A once-threatened village pub near York is a success again.

The 17th Century Lord Nelson in Nether Poppleton has been praised by York area CAMRA and received plaudits from a city councillor.

CAMRA’S Karl Smith wrote in the latest Ouse Boozer the Freehouse has the “crucial ingredients” for a successful pub: “Great ambience, a friendly welcome and good beer.”

Though opposing a planned home to its rear, city councillor Anne Hook describes the pub as “thriving” by offering “high-quality meals”, which with themed events attract “many visitors.”

This contrasts with recent years, which saw a previous owner try to demolish the pub and build several homes on the site. This led villagers to campaign to save the pub, receiving Asset of Community Value status from City of York Council.

The pub gained a new owner in Chris Thomas and last May a new landlord in Poppleton-raised Tom Brown.

Tom runs the Lord Nelson with his parents Pete and Nicky Brown, who previously ran The White Horse in Upper Poppleton.

Tom said: “The important lessons they learnt from running a hugely successful pub have been passed on to me.”

Dad has helped with day-to-day landlord tasks and build the restaurant trade, mum with finances, brother Dan in choosing the beers and grandparents Sue and Keith help with the garden.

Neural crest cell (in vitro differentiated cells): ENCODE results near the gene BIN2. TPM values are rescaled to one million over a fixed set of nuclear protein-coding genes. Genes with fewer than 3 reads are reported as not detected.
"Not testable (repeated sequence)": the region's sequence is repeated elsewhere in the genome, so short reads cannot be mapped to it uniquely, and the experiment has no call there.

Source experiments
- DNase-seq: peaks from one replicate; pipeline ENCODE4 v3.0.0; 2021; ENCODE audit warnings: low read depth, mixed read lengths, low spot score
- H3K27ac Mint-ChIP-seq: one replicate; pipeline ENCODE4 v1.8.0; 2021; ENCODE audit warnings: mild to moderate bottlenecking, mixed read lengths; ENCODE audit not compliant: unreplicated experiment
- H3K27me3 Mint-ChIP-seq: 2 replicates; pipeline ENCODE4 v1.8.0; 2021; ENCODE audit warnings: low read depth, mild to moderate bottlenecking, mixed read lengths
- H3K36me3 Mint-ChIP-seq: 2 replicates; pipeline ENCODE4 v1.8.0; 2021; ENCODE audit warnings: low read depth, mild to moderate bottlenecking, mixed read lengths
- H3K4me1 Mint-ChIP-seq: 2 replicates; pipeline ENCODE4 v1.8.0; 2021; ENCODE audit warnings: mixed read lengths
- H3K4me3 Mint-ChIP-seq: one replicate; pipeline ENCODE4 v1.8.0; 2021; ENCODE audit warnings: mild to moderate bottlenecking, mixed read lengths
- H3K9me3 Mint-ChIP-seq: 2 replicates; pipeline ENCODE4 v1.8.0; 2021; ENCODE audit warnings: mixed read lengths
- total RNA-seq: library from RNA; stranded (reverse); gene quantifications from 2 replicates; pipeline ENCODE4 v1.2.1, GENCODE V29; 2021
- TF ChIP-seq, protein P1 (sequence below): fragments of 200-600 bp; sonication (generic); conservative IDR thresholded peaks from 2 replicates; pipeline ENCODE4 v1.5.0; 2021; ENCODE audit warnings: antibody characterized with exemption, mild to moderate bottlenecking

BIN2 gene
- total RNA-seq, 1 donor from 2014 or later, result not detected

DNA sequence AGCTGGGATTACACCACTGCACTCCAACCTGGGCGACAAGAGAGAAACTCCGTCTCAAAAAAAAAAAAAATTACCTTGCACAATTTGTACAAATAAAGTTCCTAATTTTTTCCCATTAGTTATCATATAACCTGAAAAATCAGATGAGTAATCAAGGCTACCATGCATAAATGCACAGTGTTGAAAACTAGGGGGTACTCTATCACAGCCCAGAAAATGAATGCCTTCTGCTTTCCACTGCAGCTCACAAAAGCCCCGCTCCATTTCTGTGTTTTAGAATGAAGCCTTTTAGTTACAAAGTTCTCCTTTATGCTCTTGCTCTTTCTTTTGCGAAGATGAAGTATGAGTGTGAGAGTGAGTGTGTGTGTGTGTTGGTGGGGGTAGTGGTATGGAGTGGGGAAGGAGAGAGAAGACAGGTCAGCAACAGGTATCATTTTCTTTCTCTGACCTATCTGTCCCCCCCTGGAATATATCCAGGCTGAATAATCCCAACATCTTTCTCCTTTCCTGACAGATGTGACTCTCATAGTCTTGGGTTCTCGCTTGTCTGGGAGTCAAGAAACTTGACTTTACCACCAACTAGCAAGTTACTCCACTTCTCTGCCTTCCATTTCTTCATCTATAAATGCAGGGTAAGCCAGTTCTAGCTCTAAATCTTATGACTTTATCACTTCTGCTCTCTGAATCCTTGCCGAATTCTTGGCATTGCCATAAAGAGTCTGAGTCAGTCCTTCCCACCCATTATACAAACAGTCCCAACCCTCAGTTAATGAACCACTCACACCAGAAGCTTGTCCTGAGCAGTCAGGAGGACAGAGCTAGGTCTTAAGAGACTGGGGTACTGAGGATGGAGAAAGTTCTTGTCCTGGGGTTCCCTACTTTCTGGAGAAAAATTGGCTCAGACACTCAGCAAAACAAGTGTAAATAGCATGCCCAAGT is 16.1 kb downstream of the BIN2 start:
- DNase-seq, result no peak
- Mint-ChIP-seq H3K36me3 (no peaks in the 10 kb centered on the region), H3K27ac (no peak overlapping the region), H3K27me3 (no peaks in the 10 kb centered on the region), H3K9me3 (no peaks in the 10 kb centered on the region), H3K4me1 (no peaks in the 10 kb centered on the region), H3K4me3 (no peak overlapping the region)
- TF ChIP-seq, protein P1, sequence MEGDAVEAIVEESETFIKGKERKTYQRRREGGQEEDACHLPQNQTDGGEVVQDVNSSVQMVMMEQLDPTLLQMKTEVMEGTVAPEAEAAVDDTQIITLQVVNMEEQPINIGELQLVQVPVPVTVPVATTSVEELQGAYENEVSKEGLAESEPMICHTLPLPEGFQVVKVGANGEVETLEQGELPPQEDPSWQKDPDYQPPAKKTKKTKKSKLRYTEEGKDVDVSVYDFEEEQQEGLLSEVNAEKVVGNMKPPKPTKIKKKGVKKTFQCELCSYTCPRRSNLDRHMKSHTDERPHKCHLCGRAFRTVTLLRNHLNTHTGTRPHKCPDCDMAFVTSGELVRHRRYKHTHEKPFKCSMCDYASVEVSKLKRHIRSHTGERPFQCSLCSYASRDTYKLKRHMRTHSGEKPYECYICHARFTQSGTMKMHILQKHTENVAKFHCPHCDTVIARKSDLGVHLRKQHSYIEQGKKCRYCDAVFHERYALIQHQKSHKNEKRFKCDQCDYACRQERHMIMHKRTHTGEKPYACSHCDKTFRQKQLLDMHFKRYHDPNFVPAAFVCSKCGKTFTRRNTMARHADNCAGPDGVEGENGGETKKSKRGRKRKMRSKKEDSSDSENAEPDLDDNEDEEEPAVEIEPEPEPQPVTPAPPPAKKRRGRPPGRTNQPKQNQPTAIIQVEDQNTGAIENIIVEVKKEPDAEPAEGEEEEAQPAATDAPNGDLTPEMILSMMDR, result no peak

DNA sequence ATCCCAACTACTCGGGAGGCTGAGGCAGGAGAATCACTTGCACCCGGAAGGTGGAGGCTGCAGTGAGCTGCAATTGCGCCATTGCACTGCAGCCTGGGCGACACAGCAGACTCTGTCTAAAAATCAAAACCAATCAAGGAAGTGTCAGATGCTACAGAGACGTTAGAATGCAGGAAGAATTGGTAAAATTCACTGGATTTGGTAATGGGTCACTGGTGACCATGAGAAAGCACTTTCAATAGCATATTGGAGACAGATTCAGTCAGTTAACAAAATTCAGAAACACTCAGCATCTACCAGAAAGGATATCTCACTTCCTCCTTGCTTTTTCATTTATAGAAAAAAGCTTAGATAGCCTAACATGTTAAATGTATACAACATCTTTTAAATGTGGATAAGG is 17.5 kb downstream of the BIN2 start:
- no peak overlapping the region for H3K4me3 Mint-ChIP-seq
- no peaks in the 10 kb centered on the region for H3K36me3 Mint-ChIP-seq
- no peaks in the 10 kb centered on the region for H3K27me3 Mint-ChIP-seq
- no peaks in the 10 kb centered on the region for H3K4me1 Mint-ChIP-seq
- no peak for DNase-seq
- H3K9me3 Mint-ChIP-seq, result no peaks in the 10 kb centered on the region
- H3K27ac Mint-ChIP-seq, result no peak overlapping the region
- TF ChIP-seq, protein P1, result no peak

Tom said: “Working alongside my family is the most rewarding part of running The Lord Nelson.”

And by knowing the village and its drinkers so well, with many lifelong friends, Tom says this makes all the hard work worth it.

The traditional pub has a major focus on supporting the local community and local businesses, including Simon Baynes Fruit and Vegetables, York Gin and the Yorkshire Heart Vineyard & Brewery.

The pub also works very closely with Ainsty Ales, Harrogate Brewing Co and Timothy Taylors plus Masons Gin of Masham and Pinkhouse Distillery in Bishopthorpe. It also offers “a very unique” Yorkshire tapas menu.

Altogether, these have helped revive the pub, along with a good atmosphere, Tom says.

It means customers enter as strangers but leave as friends, creating “a nice supportive network of villagers all looking out for one another. “

Furthermore, the Nelson has recently renovated its interior, with raised floors and widened areas to make it more accessible. There is new furniture, a new décor and the cellar has been overhauled.

With changing menus, the pub is often booked-up, and the upgraded beer garden features a heated cabin and much outdoor seating.

The pub offers monthly live music, it staged its own Oktoberfest, and has a big Beer & Music Festival planned in July.

Tom added: “Thanks to everyone who’s supported us so far! We couldn’t have come this far without you all. The Nelson lives again and we’ve got so much more to come!”

*Do you know of a once-threatened pub with a similar success story to tell?

If so, please let us know by emailing darren.greenwood@newsquest.co.uk